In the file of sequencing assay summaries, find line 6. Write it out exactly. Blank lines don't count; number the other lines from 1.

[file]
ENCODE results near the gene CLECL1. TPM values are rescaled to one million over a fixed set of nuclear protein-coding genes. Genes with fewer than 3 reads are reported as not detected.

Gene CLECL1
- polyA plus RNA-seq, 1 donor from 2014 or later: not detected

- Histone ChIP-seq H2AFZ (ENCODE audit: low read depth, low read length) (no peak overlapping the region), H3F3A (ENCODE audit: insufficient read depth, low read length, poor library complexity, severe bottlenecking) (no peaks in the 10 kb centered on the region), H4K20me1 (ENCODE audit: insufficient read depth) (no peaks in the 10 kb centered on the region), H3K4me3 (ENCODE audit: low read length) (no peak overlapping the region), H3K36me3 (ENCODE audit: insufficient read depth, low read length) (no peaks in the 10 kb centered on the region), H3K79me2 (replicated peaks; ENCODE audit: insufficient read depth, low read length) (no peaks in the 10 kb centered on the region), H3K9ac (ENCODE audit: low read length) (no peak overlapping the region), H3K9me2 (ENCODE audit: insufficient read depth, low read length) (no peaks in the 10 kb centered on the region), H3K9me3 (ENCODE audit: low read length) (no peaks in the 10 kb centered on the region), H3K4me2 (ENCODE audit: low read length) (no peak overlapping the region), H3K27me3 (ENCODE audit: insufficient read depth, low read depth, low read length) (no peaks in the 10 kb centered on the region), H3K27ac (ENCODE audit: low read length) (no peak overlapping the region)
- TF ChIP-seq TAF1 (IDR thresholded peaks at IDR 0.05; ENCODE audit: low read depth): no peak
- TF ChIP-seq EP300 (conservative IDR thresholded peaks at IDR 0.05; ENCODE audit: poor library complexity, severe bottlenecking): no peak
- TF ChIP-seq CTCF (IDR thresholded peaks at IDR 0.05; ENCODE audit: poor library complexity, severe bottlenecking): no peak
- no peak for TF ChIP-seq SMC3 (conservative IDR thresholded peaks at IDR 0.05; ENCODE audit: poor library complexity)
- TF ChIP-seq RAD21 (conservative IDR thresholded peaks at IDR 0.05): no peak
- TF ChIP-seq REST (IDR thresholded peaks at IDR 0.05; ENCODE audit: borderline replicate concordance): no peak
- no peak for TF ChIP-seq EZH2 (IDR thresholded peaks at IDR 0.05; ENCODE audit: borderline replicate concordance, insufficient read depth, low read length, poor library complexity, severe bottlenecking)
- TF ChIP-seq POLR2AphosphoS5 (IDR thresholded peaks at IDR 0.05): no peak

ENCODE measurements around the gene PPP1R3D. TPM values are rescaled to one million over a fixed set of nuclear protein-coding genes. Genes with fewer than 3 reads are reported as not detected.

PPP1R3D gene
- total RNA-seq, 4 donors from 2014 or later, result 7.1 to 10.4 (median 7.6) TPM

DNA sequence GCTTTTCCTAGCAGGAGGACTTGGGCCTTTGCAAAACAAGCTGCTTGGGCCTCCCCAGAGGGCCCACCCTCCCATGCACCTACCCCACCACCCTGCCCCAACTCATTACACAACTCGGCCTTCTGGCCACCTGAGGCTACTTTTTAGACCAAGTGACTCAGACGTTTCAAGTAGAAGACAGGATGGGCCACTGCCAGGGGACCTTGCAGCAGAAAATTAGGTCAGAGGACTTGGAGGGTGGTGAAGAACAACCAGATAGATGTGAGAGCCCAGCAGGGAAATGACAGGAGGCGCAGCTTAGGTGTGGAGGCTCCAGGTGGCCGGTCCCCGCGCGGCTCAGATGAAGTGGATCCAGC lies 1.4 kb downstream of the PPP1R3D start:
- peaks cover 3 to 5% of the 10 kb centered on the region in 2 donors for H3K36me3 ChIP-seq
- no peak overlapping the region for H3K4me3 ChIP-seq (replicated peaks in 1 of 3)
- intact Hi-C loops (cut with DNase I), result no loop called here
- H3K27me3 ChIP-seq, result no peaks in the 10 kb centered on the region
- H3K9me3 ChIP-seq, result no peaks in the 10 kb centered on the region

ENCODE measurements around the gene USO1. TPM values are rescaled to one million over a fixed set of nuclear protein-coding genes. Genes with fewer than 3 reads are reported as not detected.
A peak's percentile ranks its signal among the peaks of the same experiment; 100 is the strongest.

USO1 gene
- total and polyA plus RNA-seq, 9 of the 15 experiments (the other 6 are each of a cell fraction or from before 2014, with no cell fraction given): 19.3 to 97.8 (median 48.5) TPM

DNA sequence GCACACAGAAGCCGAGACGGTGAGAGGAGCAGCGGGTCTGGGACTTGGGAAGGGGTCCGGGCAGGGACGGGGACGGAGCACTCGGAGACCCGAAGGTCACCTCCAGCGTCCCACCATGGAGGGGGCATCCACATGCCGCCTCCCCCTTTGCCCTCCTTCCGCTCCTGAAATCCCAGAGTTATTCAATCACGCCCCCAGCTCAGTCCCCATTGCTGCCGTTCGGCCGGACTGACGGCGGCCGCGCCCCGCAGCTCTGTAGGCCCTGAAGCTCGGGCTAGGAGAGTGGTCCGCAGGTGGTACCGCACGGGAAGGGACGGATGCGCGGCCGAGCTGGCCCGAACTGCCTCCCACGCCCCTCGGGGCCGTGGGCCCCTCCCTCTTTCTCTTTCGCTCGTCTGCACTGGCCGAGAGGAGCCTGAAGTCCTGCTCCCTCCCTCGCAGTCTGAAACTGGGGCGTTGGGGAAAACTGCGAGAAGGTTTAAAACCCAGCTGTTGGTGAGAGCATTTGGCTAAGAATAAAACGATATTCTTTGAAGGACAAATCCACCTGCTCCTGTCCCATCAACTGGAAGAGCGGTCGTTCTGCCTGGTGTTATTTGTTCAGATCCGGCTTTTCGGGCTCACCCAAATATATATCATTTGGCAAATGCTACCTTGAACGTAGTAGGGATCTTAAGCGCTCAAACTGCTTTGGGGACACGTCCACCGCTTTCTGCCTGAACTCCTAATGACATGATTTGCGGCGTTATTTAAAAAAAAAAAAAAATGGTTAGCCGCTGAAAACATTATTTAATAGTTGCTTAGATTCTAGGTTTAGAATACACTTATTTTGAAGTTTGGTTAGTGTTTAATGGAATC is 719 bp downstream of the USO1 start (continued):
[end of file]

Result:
- TF ChIP-seq EP300 (conservative IDR thresholded peaks at IDR 0.05; ENCODE audit: poor library complexity, severe bottlenecking): no peak